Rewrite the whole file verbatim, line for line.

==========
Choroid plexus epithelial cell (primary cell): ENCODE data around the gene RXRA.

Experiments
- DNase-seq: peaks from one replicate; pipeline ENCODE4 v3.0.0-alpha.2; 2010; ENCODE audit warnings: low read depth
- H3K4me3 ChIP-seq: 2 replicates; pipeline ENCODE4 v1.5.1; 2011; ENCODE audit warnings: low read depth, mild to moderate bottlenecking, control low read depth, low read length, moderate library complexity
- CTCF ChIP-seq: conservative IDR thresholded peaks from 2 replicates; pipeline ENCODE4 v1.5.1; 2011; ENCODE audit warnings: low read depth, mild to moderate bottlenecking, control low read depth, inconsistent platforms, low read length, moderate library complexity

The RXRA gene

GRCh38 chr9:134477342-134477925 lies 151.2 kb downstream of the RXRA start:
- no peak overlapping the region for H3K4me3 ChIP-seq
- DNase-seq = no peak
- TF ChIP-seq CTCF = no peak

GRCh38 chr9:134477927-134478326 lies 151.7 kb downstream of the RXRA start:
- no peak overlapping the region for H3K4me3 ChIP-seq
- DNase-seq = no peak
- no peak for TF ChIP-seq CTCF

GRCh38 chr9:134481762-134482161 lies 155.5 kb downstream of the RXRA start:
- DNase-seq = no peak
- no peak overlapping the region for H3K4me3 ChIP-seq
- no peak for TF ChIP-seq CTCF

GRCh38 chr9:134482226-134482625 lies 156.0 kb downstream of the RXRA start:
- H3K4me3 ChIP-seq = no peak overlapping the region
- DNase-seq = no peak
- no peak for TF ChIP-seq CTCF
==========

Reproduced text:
Choroid plexus epithelial cell (primary cell): ENCODE data around the gene RXRA.

Experiments
- DNase-seq: peaks from one replicate; pipeline ENCODE4 v3.0.0-alpha.2; 2010; ENCODE audit warnings: low read depth
- H3K4me3 ChIP-seq: 2 replicates; pipeline ENCODE4 v1.5.1; 2011; ENCODE audit warnings: low read depth, mild to moderate bottlenecking, control low read depth, low read length, moderate library complexity
- CTCF ChIP-seq: conservative IDR thresholded peaks from 2 replicates; pipeline ENCODE4 v1.5.1; 2011; ENCODE audit warnings: low read depth, mild to moderate bottlenecking, control low read depth, inconsistent platforms, low read length, moderate library complexity

The RXRA gene

GRCh38 chr9:134477342-134477925 lies 151.2 kb downstream of the RXRA start:
- no peak overlapping the region for H3K4me3 ChIP-seq
- DNase-seq = no peak
- TF ChIP-seq CTCF = no peak

GRCh38 chr9:134477927-134478326 lies 151.7 kb downstream of the RXRA start:
- no peak overlapping the region for H3K4me3 ChIP-seq
- DNase-seq = no peak
- no peak for TF ChIP-seq CTCF

GRCh38 chr9:134481762-134482161 lies 155.5 kb downstream of the RXRA start:
- DNase-seq = no peak
- no peak overlapping the region for H3K4me3 ChIP-seq
- no peak for TF ChIP-seq CTCF

GRCh38 chr9:134482226-134482625 lies 156.0 kb downstream of the RXRA start:
- H3K4me3 ChIP-seq = no peak overlapping the region
- DNase-seq = no peak
- no peak for TF ChIP-seq CTCF